Do You Format to Help Your Readers Scan Your Stories? Stop It!
I know it goes against what all the gurus say, but hear me out.
Put your reader’s cap on.
Think back to the time when you were first introduced to Medium. Did you come here as a reader or writer?
What about when Medium introduced the paywall? Did you decide to pay so you can continue to read or to write?
I came to Medium as a reader. I believe it was Srinivas Rao who introduced me to Medium. I was a fan of his podcast and received his newsletter. He would link his stories over to Medium.
Once here, I found a wealth of stories by different writers. I loved it. Eventually, I decided to pay to read, because I was getting good quality material I enjoyed reading. There is plenty of stuff I can scan on the internet. I came to Medium to read, and that’s what I was paying for.
I am a slow reader, a very slow reader. An eight-minute article would take me about 20 minutes to read, and I enjoy it. Just as I am willing to pay to buy books, I am eager to pay to read quality stuff online.
That’s what I want to read on Medium, a high-quality content. The kind of writing that grabs your attention and keeps you glued to the screen. Not the stuff that I can scan through, because headlines and subheads are all that is worth reading, the rest is fluff.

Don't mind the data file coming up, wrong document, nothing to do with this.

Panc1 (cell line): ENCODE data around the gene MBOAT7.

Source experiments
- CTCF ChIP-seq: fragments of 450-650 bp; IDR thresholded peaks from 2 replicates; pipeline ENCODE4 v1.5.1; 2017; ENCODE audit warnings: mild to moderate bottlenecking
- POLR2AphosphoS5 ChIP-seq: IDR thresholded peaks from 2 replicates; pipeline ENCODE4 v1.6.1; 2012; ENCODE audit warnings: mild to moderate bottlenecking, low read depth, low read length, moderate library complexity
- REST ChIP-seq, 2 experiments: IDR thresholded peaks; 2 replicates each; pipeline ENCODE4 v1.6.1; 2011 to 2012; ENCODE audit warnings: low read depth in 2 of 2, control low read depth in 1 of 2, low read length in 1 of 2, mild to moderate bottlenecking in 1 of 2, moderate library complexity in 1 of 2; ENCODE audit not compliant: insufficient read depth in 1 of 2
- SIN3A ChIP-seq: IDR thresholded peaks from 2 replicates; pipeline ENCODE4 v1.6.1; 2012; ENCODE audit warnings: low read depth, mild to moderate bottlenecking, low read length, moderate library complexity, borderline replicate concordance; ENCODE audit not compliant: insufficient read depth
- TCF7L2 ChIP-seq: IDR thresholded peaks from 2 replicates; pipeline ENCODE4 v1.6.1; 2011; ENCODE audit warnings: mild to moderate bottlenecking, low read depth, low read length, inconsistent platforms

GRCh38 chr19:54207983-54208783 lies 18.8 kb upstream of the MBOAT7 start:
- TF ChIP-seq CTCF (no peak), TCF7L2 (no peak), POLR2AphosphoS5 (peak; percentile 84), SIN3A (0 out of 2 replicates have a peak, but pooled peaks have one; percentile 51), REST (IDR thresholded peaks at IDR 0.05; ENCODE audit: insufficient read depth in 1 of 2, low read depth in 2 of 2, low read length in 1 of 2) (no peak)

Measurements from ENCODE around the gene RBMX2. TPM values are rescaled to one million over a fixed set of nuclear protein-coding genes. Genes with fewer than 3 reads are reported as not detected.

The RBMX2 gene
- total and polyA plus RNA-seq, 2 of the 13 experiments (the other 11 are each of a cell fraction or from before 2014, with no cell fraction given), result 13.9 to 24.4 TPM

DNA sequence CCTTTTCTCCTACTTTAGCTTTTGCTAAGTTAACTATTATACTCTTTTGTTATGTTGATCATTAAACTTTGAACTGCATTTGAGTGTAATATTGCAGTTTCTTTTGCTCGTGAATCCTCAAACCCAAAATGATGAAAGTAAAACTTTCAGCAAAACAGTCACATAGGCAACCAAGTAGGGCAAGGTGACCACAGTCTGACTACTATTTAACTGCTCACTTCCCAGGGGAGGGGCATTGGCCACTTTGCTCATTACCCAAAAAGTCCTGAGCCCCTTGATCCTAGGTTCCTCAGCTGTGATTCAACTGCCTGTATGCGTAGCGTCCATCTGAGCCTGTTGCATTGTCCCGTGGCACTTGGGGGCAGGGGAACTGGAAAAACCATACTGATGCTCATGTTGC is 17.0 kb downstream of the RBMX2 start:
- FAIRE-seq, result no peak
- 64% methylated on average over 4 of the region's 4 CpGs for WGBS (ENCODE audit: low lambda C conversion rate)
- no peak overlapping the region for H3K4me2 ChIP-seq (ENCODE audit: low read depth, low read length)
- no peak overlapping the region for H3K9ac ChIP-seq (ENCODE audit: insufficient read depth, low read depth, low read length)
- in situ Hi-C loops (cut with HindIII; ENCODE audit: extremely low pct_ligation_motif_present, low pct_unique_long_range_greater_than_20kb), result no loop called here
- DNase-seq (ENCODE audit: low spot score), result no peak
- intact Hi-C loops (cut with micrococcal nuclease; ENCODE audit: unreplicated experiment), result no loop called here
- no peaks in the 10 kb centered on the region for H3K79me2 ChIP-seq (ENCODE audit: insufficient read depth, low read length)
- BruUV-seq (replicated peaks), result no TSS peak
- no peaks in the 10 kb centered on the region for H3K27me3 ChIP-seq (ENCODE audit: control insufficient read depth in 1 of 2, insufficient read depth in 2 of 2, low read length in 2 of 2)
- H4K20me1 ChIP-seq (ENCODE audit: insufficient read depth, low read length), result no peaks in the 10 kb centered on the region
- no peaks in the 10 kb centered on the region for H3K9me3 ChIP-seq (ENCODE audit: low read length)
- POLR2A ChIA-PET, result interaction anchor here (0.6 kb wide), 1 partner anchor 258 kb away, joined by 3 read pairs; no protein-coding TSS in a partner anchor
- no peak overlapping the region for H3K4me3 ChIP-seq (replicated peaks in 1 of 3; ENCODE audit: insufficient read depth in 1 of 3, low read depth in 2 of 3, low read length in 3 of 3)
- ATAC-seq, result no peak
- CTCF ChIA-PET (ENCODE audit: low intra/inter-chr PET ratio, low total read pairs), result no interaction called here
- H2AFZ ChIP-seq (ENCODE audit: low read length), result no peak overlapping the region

When I started blogging years ago, one of the Gurus mentioned that if you want to succeed, write in simple language, something a seventh-grader can understand. No wonder I kept burning out without building a following. A seventh-grader was not my target audience. I didn’t even realize I was doing that until my daughter read one of my drafts. She chuckled, “You write in English like I write in Urdu, baby sentences.”
I decided to write on Medium because I saw the opportunity to connect with an audience that is willing to pay to read high-quality material without having to deal with the annoying pop-ups or ads that break up the flow.
A Medium reader is not your run of the mill internet browser or scanner. A Medium reader is selective and can discern between quality and fluff. If they come here and find the same things they find for free, they’ll have no reason to continue to pay for it.
Let’s not disappoint them. Let’s give them readable stories, not scannable ones. After all, what would you rather get paid for, reading time, or scanning time?